ANALYSIS | Nicholas Ninow's contradictions and final attempt to escape a life sentence

2019-10-22 09:06
Nicholas Ninow in the Gauteng High Court in Pretoria. (Chanté Schatz, News24)

Nicholas Ninow in the Gauteng High Court in Pretoria. (Chanté Schatz, News24)

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In a last ditch effort, convicted rapist Nicholas Ninow disingenuously and contradictorily tried asking the court for a lifeline when he shirked responsibility for his actions, blaming drug use for altering his state of mind.  

Ninow, who has infamously become known as the "Dros rapist", was handed a life sentence last week by the Gauteng High Court in Pretoria for raping a seven-year-old girl in the bathroom of a Dros restaurant in Pretoria in 2018.

In a desperate bid to avoid a life sentence, Ninow changed his story during pre-sentencing, painting him as a victim of drug abuse with an altered state of mind that led to him making the choice to rape the victim. 

READ: 'Monster Nicholas Ninow will never come out of prison again' - NGO welcomes life sentence

However, this new narrative was in contradiction with some of his testimony in mitigation of sentence, his plea agreement and a psychiatric report that was compiled while he was observed in Weskoppies Psychiatric Hospital in February.

A new narrative in mitigation 

During mitigation of sentence testimony, Ninow negated his previous evidence after his legal aid attorney asked him about his state of mind during the commission of the offence.

"With my mental state, it is not that I wasn't aware of what I was doing, I was just in a completely [different] mind state with the drugs. I couldn't think rationally, consequence was nothing to me, there was no emotion attached, there was no emotion, I was angry, I was full of hatred."

While mentioning his altered state of mind, Ninow still conceded that "I intentionally went out in that moment with that encounter with that girl, and I intentionally did those things to her".

READ: 'I'm not scared of crocodiles or snakes, I am scared of men' - girl raped by Nicholas Ninow

Then he attempted to paint a story of two entirely different people: a sober Ninow and a Ninow on drugs. He testified that had he been sober, he would have never raped the victim, inferring that it was the drugs to blame for the rape.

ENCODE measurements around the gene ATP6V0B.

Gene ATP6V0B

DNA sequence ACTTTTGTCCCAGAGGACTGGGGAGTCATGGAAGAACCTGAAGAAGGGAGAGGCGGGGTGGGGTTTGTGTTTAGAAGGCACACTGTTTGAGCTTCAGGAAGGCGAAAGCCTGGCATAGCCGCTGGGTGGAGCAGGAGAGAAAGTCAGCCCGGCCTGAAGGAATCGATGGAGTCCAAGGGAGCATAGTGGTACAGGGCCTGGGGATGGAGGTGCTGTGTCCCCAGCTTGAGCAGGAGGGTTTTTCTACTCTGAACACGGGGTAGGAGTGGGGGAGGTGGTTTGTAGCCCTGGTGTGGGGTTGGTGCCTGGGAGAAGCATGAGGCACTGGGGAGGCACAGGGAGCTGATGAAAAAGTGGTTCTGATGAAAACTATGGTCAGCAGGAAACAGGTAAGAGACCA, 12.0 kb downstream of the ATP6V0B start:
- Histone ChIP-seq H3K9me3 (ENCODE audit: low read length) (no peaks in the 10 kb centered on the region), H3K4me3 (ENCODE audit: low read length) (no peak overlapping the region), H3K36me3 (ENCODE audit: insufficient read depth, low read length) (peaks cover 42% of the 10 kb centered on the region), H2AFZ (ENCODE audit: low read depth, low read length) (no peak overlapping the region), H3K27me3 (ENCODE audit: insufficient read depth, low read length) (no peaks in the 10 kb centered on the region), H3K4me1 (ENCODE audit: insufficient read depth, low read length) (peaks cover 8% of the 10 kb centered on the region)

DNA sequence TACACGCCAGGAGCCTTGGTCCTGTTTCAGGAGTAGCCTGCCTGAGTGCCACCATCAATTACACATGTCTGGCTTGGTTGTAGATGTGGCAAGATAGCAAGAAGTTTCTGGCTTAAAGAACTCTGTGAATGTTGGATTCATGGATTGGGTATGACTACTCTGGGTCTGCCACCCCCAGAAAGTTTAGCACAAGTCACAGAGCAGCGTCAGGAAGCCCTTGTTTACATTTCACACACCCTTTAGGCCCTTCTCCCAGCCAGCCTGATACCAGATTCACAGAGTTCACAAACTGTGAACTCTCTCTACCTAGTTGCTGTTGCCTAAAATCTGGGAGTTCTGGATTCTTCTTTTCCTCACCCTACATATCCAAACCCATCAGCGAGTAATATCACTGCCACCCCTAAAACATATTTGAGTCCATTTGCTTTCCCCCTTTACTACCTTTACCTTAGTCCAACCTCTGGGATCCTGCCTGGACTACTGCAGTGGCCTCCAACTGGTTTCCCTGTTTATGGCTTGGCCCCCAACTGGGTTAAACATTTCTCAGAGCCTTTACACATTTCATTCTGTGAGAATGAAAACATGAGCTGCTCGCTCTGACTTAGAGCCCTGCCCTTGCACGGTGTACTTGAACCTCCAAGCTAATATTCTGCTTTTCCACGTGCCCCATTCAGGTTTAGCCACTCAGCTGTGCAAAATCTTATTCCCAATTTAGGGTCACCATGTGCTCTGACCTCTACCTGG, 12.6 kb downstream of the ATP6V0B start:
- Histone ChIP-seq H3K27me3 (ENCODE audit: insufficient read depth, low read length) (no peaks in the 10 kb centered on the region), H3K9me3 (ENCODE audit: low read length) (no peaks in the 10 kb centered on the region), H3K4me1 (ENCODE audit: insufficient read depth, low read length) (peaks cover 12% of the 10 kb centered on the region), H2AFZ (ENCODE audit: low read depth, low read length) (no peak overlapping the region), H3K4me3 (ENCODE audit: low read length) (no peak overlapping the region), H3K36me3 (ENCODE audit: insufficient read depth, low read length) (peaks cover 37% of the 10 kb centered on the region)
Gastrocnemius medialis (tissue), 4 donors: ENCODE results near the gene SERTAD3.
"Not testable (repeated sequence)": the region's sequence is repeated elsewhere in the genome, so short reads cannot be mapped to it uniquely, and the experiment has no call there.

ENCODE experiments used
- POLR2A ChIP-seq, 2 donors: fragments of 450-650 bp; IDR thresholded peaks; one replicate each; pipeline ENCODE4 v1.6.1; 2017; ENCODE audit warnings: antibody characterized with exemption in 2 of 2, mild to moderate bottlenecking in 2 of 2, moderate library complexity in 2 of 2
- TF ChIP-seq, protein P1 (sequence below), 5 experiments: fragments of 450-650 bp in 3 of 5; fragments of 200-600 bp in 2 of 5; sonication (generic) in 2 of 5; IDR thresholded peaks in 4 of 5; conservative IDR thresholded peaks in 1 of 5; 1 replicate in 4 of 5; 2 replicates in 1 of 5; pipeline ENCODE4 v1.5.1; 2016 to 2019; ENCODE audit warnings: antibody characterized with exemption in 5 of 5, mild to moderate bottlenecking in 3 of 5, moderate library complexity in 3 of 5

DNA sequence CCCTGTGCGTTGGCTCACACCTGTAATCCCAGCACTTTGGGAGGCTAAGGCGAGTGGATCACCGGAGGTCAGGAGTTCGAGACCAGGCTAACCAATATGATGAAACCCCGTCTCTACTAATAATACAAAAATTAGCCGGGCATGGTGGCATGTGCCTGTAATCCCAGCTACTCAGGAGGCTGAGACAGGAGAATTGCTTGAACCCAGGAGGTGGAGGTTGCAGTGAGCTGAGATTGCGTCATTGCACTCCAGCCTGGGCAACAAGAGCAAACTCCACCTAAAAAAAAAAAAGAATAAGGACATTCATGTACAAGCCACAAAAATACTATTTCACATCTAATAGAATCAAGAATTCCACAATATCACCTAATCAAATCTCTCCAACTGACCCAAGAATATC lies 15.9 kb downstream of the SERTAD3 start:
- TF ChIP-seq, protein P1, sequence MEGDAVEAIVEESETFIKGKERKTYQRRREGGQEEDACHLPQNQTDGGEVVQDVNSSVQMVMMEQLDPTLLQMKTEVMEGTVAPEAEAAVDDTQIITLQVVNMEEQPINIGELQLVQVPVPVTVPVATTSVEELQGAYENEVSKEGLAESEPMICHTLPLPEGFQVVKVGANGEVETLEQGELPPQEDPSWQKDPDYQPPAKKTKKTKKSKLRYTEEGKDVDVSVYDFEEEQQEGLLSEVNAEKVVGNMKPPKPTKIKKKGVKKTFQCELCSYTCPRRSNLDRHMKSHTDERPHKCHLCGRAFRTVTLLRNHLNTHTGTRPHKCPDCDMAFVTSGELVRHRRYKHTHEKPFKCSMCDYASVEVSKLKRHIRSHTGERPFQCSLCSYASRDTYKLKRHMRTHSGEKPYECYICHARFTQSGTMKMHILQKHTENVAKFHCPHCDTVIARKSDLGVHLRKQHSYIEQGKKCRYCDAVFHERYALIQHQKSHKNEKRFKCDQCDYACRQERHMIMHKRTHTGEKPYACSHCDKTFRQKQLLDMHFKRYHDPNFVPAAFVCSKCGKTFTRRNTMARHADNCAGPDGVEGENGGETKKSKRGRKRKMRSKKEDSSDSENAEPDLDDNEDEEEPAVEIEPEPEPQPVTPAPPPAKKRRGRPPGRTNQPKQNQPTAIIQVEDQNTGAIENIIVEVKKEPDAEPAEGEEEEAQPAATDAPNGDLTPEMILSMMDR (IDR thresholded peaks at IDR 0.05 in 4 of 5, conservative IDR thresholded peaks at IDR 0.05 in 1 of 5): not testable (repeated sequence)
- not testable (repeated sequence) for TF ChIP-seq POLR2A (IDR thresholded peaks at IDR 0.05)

"Sober-minded, I would have never done such a thing, sober-minded, I would have never done such a thing to anyone, not even a little child. I couldn't even get physical with anyone sober, I couldn't even get, I could get angry, but I wouldn't never say violent," Ninow testified.

During cross-examination by the State, he added to this, testifying again that he would have never raped the victim had he been sober.

"The actions that I did was my fault, but I know for a fact that if drugs and alcohol were not involved in that matter, I would have never done it and it would have been avoided," Ninow said.

"I know that me on drugs and me sober-minded are two very different people. It's not about being in control or conscious of what you are doing, it's about your thoughts, when you are high on drugs, your mindset is very different."

ANALYSIS | Dros rapist Nicholas Ninow could face life sentence after judge rules his actions were premeditated

Ninow alluded to the fact that while he was conscious of his actions, and should be punished, he was still mentally incapacitated because of the drugs and that there was a diminished responsibility because he was high.

Because he was caught red-handed, he could never have pleaded innocence. He was also found to be compos mentis, which meant he could also not plead diminished capacity, so it was in sentencing that he wanted the court to believe that the drugs were responsible for his actions, and not him.

Plea agreement

But this new narrative is in complete contradiction to Ninow's plea agreement, which was read into the court record by his legal aid attorney in September, and is paradoxical to his mitigation of sentence testimony.